|US5979578||5 Jun 1997||9 Nov 1999||Smith International, Inc.||Multi-layer, multi-grade multiple cutting surface PDC cutter|
|US6009963||14 Ene 1997||4 Ene 2000||Baker Hughes Incorporated||Superabrasive cutting element with enhanced stiffness, thermal conductivity and cutting efficiency|
|US6041875||5 Dic 1997||28 Mar 2000||Smith International, Inc.||Non-planar interfaces for cutting elements|
|US6063333||1 May 1998||16 May 2000||Penn State Research Foundation||Method and apparatus for fabrication of cobalt alloy composite inserts|
|US6098730||7 May 1998||8 Ago 2000||Baker Hughes Incorporated||Earth-boring bit with super-hard cutting elements|
|US6123612||15 Abr 1998||26 Sep 2000||3M Innovative Properties Company||Corrosion resistant abrasive article and method of making|
|US6126741||7 Dic 1998||3 Oct 2000||General Electric Company||Polycrystalline carbon conversion|
|US6131678||16 Abr 1998||17 Oct 2000||Camco International (Uk) Limited||Preform elements and mountings therefor|
|US6165616||16 May 1997||26 Dic 2000||Lemelson; Jerome H.||Synthetic diamond coatings with intermediate bonding layers and methods of applying such coatings|
|US6193001||25 Mar 1998||27 Feb 2001||Smith International, Inc.||Method for forming a non-uniform interface adjacent ultra hard material|
|US6196341 *||25 Oct 1999||6 Mar 2001||Baker Hughes Incorporated||Reduced residual tensile stress superabrasive cutters for earth boring and drill bits so equipped|
|US6202770||7 Dic 1999||20 Mar 2001||Baker Hughes Incorporated||Superabrasive cutting element with enhanced durability and increased wear life and apparatus so equipped|
|US6234261||28 Jun 1999||22 May 2001||Camco International (Uk) Limited||Method of applying a wear-resistant layer to a surface of a downhole component|
|US6248447||3 Sep 1999||19 Jun 2001||Camco International (Uk) Limited||Cutting elements and methods of manufacture thereof|
|US6269894||24 Ago 1999||7 Ago 2001||Camco International (Uk) Limited||Cutting elements for rotary drill bits|
|US6298930 *||26 Ago 1999||9 Oct 2001||Baker Hughes Incorporated||Drill bits with controlled cutter loading and depth of cut|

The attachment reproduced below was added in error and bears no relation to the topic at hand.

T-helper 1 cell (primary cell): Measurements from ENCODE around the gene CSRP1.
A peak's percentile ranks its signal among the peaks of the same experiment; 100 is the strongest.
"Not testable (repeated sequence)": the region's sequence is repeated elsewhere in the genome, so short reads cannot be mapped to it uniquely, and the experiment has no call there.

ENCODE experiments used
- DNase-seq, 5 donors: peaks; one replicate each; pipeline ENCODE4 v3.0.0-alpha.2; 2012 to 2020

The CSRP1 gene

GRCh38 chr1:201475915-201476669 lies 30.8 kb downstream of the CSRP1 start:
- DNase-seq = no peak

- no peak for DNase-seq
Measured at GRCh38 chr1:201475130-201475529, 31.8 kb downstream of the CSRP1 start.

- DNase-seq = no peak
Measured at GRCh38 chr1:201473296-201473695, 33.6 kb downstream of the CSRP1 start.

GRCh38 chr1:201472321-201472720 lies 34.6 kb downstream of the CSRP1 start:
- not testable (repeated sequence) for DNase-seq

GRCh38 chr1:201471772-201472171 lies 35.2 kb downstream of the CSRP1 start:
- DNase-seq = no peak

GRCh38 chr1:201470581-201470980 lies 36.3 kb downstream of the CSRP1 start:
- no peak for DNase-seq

|US6302225||21 Abr 1999||16 Oct 2001||Sumitomo Electric Industries, Ltd.||Polycrystal diamond tool|
|US6344149||10 Nov 1998||5 Feb 2002||Kennametal Pc Inc.||Polycrystalline diamond member and method of making the same|
|US6410085||31 Ago 2001||25 Jun 2002||Camco International (Uk) Limited||Method of machining of polycrystalline diamond|
|US6435058||6 Sep 2001||20 Ago 2002||Camco International (Uk) Limited||Rotary drill bit design method|
|US6443248||7 Ago 2001||3 Sep 2002||Smith International, Inc.||Drill bit inserts with interruption in gradient of properties|
|US6447560||19 Feb 1999||10 Sep 2002||Us Synthetic Corporation||Method for forming a superabrasive polycrystalline cutting tool with an integral chipbreaker feature|
|US6544308||30 Ago 2001||8 Abr 2003||Camco International (Uk) Limited||High volume density polycrystalline diamond with working surfaces depleted of catalyzing material|
|US6550556||7 Dic 2000||22 Abr 2003||Smith International, Inc||Ultra hard material cutter with shaped cutting surface|
|US6562462||20 Dic 2001||13 May 2003||Camco International (Uk) Limited||High volume density polycrystalline diamond with working surfaces depleted of catalyzing material|
|US6585064||4 Nov 2002||1 Jul 2003||Nigel Dennis Griffin||Polycrystalline diamond partially depleted of catalyzing material|
|US6589640||1 Nov 2002||8 Jul 2003||Nigel Dennis Griffin||Polycrystalline diamond partially depleted of catalyzing material|
|US6592985||13 Jul 2001||15 Jul 2003||Camco International (Uk) Limited||Polycrystalline diamond partially depleted of catalyzing material|
|US6601662||6 Sep 2001||5 Ago 2003||Grant Prideco, L.P.||Polycrystalline diamond cutters with working surfaces having varied wear resistance while maintaining impact strength|
|US6739214||1 Nov 2002||25 May 2004||Reedhycalog (Uk) Limited||Polycrystalline diamond partially depleted of catalyzing material|
|US6749033||1 Nov 2002||15 Jun 2004||Reedhyoalog (Uk) Limited||Polycrystalline diamond partially depleted of catalyzing material|
|US6797326||9 Oct 2002||28 Sep 2004||Reedhycalog Uk Ltd.||Method of making polycrystalline diamond with working surfaces depleted of catalyzing material|